This month’s Self-Love Book Club read, Choose Yourself by James Altucher, was a bit different than the books we've read in the past. It’s primarily career-focused, explaining from Altucher’s point of view how we entered the “Choose Yourself Era” and why it's imperative in the new economy that each person forge their own path by becoming an entrepreneur or defining their own position within the company they work for (an ‘entre-ployee’). He doesn’t say this is something we should do to be happier. It’s something we must do to flourish in the new economy. But it isn’t just about what we do for work, it’s how we live: physically, mentally, emotionally, and spiritually. And it all comes down to how we feel about ourselves. It’s business as self-love. I enjoyed this book as a manifesto on taking control of your life and cultivating it with intention, one choice at a time. Choose Yourself is rich with antidotes from Altrucher’s own life, as someone who failed miserably, lost everything, and has now reached great levels of success throughout his life. He also shares lessons he’s learned from Woody Allen, Alex Day, a yogi who healed herself through movement, and The Beatles: all examples of people who chose themselves.
Here are my big takeaways from the book:
- The key to ‘true success’ and a happy life is cultivating health in all four of our bodies: physical, emotional, mental, and spiritual (and here Altucher takes a very secular approach to spirituality – it’s mostly about gratitude and staying in the present moment). Throughout the book he discusses “The Daily Practice,” which is a lifestyle that exercises each of these bodies daily to keep them in optimum health (you can find a good summary of the practice here).
- In every moment, we have the choice to choose ourselves. Say yes to the things that light you up, and get rid of everything else. From the book: “Every time you say yes to something you don’t want to do, this will happen: you will resent people, you will do a bad job, you will have less energy for the things you were doing a good job on, you will make less money, and yet another small percentage of your life will be used up, burned up, a smoke signal to the future saying, ‘I did it again.’”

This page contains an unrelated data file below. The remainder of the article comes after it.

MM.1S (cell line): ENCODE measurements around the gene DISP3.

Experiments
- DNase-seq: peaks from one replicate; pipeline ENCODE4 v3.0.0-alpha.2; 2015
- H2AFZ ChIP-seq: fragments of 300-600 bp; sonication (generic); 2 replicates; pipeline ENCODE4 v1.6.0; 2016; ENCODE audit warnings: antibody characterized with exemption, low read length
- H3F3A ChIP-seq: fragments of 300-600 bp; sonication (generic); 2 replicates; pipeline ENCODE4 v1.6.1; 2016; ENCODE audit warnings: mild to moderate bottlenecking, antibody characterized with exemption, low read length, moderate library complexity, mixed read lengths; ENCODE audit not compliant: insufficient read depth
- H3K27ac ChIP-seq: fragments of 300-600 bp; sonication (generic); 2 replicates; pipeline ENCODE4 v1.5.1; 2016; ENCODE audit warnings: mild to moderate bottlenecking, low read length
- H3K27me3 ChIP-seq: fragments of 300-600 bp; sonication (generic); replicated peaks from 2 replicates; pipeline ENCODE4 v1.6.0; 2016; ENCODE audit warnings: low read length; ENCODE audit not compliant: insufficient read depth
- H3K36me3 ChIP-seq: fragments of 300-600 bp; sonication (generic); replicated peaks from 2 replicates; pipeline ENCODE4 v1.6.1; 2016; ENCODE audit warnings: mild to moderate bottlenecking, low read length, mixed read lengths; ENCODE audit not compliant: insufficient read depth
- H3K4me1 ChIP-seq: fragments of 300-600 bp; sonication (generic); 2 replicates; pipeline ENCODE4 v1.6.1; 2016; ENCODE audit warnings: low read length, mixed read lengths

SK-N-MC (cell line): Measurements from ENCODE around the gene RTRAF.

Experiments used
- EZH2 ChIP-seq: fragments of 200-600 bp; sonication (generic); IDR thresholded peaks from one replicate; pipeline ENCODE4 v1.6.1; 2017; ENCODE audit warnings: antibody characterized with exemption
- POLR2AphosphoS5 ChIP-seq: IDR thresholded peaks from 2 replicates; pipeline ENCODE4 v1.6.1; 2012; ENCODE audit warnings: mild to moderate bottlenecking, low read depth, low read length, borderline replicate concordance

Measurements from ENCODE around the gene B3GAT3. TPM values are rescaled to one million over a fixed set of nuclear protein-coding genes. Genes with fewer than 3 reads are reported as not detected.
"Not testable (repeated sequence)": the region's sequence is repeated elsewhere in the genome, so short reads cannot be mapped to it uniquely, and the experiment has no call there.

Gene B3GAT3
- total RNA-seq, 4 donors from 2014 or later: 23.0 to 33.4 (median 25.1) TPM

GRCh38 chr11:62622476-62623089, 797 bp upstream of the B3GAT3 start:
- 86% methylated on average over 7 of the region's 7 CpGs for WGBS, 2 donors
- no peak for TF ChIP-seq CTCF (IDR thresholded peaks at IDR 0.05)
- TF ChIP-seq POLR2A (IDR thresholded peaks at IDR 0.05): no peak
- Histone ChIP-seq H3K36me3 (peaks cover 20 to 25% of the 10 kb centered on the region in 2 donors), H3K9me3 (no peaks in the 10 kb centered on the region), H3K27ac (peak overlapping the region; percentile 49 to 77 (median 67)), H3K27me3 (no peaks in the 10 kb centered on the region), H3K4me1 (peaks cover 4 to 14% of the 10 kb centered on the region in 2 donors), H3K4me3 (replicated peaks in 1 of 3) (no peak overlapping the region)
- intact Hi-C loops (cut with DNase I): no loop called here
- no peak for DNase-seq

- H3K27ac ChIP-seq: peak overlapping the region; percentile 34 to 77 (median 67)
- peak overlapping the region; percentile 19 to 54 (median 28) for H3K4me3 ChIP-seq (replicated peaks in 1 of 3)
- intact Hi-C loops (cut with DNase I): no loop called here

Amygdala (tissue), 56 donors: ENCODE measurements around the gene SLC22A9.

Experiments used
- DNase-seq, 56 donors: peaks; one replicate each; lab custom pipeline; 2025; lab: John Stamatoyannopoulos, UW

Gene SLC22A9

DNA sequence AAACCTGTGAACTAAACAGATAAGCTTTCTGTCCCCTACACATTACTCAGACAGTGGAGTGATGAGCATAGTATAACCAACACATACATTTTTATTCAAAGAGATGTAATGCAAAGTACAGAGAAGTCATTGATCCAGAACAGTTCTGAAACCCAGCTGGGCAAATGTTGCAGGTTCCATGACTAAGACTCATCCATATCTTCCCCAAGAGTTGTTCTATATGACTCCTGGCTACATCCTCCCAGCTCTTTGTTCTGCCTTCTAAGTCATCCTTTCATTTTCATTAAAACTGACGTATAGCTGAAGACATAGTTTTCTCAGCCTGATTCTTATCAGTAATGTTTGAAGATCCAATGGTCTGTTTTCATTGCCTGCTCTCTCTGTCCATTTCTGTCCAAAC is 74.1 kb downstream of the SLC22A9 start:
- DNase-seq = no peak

- Always do your best and then surrender the outcome. Be grateful for whatever happens.
- You have the power to save someone’s life each and every day. Even the smallest action towards another person can have an enormous impact that you may never know. Make this a daily practice and you will have cultivated the only superpower you’ll ever need.
- Procrastination can be a lesson, rather than just something to push through. From the book: “Procrastination is your body telling you that you need to back off a bit and think more about what you’re doing…Try to figure out why you’re procrastinating. Maybe you need to brainstorm more to improve an idea. Maybe the idea is no good. Maybe you need to delegate…Procrastination could also be a strong sign that you’re a perfectionist. That you are filled with shame issues. …Examine your procrastination from every side. It’s your body trying to tell you something. Listen to it.”
- The difference between those who make it and those who don’t is that the successful people keep going. We all start at zero but the successful person can fail a hundred times and they still try again. From the book: “The only truly safe thing you can do is to try over and over again. To go for it, to get rejected, to repeat, to strive, to wish. Without rejection there is no frontier, there is no passion, and there is no magic.”
I've made so many highlights throughout the book and took copious notes on what The Daily Practice might look like in my own life (because there's no way eating two meals a day is going to work for me!). I think this is another book that I'll be coming back to again and again.